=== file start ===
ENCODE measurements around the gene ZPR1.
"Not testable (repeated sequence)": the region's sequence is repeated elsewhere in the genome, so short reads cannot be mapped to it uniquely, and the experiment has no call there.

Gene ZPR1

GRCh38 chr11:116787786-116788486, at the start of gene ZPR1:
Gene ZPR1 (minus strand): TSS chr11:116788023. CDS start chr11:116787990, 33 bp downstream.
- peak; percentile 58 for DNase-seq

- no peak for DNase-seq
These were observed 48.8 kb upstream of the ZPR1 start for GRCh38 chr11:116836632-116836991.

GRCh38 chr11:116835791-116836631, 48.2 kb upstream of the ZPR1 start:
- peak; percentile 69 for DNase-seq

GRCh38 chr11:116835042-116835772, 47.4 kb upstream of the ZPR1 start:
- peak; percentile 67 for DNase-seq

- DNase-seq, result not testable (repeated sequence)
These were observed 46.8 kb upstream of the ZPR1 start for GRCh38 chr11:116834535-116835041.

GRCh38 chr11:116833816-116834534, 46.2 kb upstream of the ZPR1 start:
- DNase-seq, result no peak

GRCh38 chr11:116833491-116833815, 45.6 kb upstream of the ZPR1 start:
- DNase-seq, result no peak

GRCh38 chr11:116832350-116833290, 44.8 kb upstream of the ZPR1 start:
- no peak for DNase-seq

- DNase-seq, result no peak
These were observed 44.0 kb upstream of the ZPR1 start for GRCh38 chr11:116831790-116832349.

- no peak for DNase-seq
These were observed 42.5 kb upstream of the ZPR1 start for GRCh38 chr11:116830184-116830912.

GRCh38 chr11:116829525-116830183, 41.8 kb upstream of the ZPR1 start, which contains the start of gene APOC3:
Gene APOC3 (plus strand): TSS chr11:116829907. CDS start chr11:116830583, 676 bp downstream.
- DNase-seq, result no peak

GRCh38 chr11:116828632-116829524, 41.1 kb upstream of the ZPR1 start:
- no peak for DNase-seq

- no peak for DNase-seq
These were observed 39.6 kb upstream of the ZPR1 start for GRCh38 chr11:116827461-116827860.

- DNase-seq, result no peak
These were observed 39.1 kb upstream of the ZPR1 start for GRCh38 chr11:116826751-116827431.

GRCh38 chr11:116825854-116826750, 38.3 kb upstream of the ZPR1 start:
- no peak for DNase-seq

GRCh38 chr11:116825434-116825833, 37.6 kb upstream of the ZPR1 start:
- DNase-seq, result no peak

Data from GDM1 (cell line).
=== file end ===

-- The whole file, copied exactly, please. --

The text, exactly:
ENCODE measurements around the gene ZPR1.
"Not testable (repeated sequence)": the region's sequence is repeated elsewhere in the genome, so short reads cannot be mapped to it uniquely, and the experiment has no call there.

Gene ZPR1

GRCh38 chr11:116787786-116788486, at the start of gene ZPR1:
Gene ZPR1 (minus strand): TSS chr11:116788023. CDS start chr11:116787990, 33 bp downstream.
- peak; percentile 58 for DNase-seq

- no peak for DNase-seq
These were observed 48.8 kb upstream of the ZPR1 start for GRCh38 chr11:116836632-116836991.

GRCh38 chr11:116835791-116836631, 48.2 kb upstream of the ZPR1 start:
- peak; percentile 69 for DNase-seq

GRCh38 chr11:116835042-116835772, 47.4 kb upstream of the ZPR1 start:
- peak; percentile 67 for DNase-seq

- DNase-seq, result not testable (repeated sequence)
These were observed 46.8 kb upstream of the ZPR1 start for GRCh38 chr11:116834535-116835041.

GRCh38 chr11:116833816-116834534, 46.2 kb upstream of the ZPR1 start:
- DNase-seq, result no peak

GRCh38 chr11:116833491-116833815, 45.6 kb upstream of the ZPR1 start:
- DNase-seq, result no peak

GRCh38 chr11:116832350-116833290, 44.8 kb upstream of the ZPR1 start:
- no peak for DNase-seq

- DNase-seq, result no peak
These were observed 44.0 kb upstream of the ZPR1 start for GRCh38 chr11:116831790-116832349.

- no peak for DNase-seq
These were observed 42.5 kb upstream of the ZPR1 start for GRCh38 chr11:116830184-116830912.

GRCh38 chr11:116829525-116830183, 41.8 kb upstream of the ZPR1 start, which contains the start of gene APOC3:
Gene APOC3 (plus strand): TSS chr11:116829907. CDS start chr11:116830583, 676 bp downstream.
- DNase-seq, result no peak

GRCh38 chr11:116828632-116829524, 41.1 kb upstream of the ZPR1 start:
- no peak for DNase-seq

- no peak for DNase-seq
These were observed 39.6 kb upstream of the ZPR1 start for GRCh38 chr11:116827461-116827860.

- DNase-seq, result no peak
These were observed 39.1 kb upstream of the ZPR1 start for GRCh38 chr11:116826751-116827431.

GRCh38 chr11:116825854-116826750, 38.3 kb upstream of the ZPR1 start:
- no peak for DNase-seq

GRCh38 chr11:116825434-116825833, 37.6 kb upstream of the ZPR1 start:
- DNase-seq, result no peak

Data from GDM1 (cell line).